Are there any independent studies of Yemenia?

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DamianWarS

#1: Post by DamianWarS »

So Yemenia is supposed to be this new coffee varietal that's been newly discovered by a company called Qima in Yemen. (Hoffmann does an interview with them discussing it called Yemenia: Bigger than Gesha?) it seems really interesting but I'm having a hard time finding information about Yemenia outside of Qima sources. The guy in Hoffmann's video seems really polished and knows what he's talking about but when you start reading Qima's website you soon pick up on some scripted parts of the interview.

Qima seems to be a little bias in their interpretation of varietals and they trace the classic Typica-Bourbon type back to Yemen as would be expected but also SL17 and SL34 as unique varietals outside of the Typica-Bourbon type which is not something I'm able to confirm outside of Qima. From what I understand these SL types used selected bourbons from Yemen but still bourbon. I have some reservations regarding Qima's interpretations in that it may appear like they are exaggerating SL17 and SL34 as unique varietals to show more recent activity out of Yemen and I'm wondering if they are doing the same with Yemenia.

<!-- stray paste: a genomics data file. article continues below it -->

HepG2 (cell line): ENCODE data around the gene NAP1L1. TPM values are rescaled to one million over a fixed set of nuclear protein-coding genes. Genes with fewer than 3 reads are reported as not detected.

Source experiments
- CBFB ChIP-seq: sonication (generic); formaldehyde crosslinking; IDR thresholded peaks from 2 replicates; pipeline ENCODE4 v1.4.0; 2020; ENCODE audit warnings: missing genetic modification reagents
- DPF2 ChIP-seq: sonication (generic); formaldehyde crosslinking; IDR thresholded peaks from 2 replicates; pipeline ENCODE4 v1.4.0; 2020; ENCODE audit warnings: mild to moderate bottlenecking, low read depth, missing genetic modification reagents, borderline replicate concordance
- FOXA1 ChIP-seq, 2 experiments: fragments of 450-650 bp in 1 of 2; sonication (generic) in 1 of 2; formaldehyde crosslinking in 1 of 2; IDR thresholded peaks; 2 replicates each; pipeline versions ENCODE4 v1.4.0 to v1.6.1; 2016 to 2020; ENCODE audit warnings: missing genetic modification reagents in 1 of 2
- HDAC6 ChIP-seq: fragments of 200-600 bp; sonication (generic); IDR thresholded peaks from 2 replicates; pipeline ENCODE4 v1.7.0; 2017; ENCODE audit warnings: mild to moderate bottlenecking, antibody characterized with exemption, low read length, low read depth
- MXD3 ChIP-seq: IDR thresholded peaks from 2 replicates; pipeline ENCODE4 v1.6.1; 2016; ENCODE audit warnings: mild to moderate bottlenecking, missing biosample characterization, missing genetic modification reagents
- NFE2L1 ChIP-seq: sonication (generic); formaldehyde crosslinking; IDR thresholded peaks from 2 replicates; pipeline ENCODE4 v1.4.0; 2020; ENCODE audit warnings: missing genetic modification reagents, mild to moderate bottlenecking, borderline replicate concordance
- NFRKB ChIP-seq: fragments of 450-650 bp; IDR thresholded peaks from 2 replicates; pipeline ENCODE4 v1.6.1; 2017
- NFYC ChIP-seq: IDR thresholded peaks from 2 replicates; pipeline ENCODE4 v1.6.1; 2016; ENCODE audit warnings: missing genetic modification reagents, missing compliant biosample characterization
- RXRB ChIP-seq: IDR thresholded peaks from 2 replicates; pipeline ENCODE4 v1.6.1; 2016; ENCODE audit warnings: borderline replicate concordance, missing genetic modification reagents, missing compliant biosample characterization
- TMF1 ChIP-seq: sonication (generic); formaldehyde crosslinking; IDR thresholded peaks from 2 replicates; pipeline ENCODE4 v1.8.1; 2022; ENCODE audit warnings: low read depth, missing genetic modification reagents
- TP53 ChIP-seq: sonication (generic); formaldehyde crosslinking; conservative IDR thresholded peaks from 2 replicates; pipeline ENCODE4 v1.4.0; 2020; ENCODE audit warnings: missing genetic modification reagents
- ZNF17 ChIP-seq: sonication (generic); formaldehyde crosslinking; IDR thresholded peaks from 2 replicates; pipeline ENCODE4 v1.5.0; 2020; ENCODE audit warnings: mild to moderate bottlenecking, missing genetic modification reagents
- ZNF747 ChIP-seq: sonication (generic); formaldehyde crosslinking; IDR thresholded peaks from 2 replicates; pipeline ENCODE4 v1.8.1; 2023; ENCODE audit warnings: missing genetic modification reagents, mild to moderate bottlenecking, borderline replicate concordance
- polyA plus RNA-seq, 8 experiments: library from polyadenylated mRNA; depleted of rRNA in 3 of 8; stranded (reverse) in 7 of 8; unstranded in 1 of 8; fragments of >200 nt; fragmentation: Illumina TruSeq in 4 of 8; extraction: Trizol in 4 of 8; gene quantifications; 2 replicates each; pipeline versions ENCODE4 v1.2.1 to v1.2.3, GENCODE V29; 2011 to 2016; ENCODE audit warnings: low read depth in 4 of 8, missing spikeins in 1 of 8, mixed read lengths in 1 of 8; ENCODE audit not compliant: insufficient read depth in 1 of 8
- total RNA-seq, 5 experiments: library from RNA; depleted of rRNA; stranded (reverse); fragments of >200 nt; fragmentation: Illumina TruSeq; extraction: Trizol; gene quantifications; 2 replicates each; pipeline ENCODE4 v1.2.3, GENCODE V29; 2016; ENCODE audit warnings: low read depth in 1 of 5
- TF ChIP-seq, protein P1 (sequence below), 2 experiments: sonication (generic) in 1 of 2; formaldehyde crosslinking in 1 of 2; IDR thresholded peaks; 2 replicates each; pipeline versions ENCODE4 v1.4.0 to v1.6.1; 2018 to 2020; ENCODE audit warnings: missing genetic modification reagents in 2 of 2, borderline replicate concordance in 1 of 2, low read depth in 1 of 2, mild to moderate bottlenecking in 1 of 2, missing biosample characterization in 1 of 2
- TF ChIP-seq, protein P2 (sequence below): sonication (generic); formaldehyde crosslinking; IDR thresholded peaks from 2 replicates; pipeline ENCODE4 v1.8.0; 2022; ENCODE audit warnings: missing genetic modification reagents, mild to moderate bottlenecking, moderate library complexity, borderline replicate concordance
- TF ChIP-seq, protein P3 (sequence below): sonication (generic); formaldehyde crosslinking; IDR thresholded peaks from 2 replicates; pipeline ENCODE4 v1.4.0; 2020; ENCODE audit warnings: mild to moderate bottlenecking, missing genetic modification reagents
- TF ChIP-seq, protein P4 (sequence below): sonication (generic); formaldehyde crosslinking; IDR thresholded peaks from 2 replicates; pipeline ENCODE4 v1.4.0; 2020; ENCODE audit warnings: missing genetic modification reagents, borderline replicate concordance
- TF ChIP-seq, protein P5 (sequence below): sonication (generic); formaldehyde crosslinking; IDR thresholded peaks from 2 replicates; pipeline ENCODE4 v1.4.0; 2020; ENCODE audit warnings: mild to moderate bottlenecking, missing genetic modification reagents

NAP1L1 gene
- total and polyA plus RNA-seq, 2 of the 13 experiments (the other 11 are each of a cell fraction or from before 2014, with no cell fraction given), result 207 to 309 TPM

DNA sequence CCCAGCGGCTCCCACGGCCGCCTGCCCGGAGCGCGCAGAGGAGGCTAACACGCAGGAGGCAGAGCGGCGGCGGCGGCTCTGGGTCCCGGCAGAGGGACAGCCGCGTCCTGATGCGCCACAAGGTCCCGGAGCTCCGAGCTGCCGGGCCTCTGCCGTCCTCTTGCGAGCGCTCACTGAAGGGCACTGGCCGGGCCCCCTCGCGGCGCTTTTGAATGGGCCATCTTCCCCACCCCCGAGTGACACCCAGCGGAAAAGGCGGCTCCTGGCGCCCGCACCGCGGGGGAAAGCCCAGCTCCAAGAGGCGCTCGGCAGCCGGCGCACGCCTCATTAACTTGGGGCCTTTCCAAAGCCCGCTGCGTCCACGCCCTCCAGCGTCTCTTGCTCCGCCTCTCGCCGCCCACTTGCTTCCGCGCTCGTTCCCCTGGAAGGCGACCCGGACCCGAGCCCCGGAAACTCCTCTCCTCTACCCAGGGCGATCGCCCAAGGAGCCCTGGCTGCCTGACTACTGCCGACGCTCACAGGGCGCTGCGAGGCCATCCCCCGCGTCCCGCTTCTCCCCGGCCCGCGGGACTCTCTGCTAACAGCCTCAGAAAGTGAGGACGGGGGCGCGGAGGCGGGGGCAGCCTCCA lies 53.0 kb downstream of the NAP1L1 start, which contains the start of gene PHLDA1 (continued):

I would like to see some independent research done on the coffees in question to confirm if it's in fact a unique enough varietal that it should have its own classification and it's just not some ambitious branding. The coffees they sell are all naturally processed which isn't surprising and it's exactly what the interview with Hoffmann talks about essentially saying that Yemen coffee has a more wild and funky side. With a wide range of flavours from the natural processed coffees available what I see are vast inconsistencies that might be related to how the coffee is handled. Is Qima really doing anything to improve the coffee or are they just drawing targets around their arrows and saying they've struck gold? prices can be 60 USD/kilo for green so I'm wondering if the hype they seem to be driving can be backed up.